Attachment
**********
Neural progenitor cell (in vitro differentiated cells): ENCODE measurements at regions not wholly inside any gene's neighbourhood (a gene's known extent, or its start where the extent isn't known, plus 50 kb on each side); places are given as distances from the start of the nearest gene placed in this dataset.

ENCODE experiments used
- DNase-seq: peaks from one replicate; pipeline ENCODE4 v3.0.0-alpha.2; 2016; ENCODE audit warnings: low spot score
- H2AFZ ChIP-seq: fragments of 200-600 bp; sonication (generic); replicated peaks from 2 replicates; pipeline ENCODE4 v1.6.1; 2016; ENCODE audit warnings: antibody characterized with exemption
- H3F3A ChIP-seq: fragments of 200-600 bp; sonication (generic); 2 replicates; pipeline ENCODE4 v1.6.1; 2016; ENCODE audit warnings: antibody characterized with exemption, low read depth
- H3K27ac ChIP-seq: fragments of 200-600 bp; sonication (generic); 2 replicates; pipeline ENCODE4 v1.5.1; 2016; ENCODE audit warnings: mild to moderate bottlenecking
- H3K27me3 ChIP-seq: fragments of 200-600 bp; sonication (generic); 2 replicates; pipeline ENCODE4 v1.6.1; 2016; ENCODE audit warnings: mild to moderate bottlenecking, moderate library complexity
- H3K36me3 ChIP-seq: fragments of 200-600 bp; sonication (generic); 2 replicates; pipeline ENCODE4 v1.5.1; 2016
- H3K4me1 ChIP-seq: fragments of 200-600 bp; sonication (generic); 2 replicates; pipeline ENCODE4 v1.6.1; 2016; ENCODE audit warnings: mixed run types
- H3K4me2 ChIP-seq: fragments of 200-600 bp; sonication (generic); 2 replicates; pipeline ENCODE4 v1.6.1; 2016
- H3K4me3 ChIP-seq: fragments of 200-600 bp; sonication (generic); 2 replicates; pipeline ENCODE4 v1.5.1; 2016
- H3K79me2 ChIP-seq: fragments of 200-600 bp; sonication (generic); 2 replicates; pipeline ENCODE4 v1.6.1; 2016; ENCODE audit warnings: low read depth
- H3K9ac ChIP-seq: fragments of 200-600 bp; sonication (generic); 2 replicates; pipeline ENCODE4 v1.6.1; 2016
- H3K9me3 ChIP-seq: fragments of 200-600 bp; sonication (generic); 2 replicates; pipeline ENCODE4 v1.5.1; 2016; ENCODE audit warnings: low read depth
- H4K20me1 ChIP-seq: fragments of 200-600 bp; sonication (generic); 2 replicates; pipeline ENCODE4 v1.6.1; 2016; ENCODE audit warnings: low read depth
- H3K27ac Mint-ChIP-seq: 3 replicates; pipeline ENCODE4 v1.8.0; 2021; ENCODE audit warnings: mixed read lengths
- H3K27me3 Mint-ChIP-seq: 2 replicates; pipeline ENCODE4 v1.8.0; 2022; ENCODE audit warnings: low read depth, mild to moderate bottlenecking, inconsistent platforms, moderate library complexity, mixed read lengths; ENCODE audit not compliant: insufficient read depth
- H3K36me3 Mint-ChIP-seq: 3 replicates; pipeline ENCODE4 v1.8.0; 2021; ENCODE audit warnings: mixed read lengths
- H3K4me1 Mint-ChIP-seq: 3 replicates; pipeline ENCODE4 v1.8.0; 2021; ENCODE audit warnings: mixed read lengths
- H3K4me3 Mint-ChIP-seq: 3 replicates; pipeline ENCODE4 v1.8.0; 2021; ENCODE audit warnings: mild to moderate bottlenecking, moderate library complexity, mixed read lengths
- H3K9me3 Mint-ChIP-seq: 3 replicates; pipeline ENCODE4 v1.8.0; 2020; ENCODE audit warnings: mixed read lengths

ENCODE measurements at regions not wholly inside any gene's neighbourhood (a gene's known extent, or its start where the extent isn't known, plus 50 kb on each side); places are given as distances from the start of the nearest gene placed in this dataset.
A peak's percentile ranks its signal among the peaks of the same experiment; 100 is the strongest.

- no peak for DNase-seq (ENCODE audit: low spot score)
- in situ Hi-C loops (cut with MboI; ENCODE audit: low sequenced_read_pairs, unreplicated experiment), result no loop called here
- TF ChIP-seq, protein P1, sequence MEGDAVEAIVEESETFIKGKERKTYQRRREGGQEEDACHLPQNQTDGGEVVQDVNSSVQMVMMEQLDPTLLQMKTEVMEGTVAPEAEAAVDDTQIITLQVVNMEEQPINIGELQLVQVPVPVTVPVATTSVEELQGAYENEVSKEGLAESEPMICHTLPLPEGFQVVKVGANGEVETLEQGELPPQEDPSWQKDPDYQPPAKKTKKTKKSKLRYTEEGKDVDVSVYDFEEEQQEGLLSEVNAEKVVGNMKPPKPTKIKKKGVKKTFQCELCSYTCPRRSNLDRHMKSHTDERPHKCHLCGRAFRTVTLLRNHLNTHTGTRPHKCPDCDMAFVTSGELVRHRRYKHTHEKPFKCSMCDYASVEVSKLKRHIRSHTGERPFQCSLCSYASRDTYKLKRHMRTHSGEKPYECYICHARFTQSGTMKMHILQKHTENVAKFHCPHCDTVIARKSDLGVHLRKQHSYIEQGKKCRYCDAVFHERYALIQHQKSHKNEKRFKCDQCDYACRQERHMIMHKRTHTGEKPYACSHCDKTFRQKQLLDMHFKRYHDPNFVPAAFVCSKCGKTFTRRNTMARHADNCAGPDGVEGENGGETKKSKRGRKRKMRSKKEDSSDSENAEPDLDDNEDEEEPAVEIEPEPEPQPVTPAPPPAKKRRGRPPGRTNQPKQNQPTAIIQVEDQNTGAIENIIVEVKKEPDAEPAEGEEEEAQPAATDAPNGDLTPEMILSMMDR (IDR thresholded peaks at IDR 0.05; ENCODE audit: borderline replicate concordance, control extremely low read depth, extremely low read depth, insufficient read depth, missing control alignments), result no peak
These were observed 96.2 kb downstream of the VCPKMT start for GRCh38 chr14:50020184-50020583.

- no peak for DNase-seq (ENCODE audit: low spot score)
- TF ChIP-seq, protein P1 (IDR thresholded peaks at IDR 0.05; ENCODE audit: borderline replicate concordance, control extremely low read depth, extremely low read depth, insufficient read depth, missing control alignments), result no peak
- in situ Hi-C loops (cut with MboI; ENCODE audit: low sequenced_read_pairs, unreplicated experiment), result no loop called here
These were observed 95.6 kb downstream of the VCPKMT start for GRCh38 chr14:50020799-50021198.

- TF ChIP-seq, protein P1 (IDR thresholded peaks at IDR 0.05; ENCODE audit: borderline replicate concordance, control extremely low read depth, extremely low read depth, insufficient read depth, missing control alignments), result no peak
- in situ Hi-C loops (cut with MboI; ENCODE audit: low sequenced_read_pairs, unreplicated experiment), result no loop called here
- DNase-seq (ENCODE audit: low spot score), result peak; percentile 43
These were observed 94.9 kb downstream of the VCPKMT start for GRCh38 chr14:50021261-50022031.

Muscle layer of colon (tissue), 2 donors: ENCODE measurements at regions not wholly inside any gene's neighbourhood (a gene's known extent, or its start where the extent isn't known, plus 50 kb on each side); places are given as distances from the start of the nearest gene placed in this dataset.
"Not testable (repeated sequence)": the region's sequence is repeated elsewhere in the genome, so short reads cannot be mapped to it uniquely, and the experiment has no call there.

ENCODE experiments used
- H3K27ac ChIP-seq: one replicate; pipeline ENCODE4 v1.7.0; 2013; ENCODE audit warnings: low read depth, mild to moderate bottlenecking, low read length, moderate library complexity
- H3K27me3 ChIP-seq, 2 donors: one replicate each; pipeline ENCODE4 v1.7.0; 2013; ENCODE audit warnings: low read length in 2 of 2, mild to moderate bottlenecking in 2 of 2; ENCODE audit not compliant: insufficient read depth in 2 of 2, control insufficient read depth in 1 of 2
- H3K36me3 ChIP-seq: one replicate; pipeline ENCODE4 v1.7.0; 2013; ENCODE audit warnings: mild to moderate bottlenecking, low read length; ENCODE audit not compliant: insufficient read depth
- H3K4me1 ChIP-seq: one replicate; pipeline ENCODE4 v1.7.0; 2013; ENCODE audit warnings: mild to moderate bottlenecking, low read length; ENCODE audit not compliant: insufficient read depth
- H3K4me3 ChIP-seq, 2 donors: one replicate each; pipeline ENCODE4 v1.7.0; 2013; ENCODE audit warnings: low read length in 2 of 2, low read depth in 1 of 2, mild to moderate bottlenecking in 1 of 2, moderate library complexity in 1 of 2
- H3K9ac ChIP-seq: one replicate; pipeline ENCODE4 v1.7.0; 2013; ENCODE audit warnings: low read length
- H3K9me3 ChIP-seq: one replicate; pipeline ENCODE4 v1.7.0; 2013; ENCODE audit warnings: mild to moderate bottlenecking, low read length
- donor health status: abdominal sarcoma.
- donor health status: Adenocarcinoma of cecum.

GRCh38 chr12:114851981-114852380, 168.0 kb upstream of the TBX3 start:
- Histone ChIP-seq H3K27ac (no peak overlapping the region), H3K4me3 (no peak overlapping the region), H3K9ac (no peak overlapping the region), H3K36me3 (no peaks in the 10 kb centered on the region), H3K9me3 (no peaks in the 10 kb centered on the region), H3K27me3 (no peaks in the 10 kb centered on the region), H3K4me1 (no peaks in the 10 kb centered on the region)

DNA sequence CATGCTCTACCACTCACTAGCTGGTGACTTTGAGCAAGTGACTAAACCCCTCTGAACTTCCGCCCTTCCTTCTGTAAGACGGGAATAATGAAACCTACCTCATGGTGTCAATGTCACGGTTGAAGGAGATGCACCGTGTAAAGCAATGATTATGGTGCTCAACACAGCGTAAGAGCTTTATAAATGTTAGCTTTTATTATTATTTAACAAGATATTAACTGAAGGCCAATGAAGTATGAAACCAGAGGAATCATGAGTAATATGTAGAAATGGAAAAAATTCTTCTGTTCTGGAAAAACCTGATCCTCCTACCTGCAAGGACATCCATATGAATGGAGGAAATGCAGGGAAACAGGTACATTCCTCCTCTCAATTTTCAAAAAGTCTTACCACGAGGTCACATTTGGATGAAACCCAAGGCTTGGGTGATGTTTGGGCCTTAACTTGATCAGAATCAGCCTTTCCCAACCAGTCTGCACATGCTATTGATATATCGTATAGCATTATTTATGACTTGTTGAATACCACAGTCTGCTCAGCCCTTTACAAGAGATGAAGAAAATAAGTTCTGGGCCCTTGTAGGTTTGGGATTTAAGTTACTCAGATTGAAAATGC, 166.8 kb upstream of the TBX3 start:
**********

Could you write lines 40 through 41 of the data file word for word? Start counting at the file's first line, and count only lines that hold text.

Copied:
- H3K27me3 ChIP-seq, 2 donors: one replicate each; pipeline ENCODE4 v1.7.0; 2013; ENCODE audit warnings: low read length in 2 of 2, mild to moderate bottlenecking in 2 of 2; ENCODE audit not compliant: insufficient read depth in 2 of 2, control insufficient read depth in 1 of 2
- H3K36me3 ChIP-seq: one replicate; pipeline ENCODE4 v1.7.0; 2013; ENCODE audit warnings: mild to moderate bottlenecking, low read length; ENCODE audit not compliant: insufficient read depth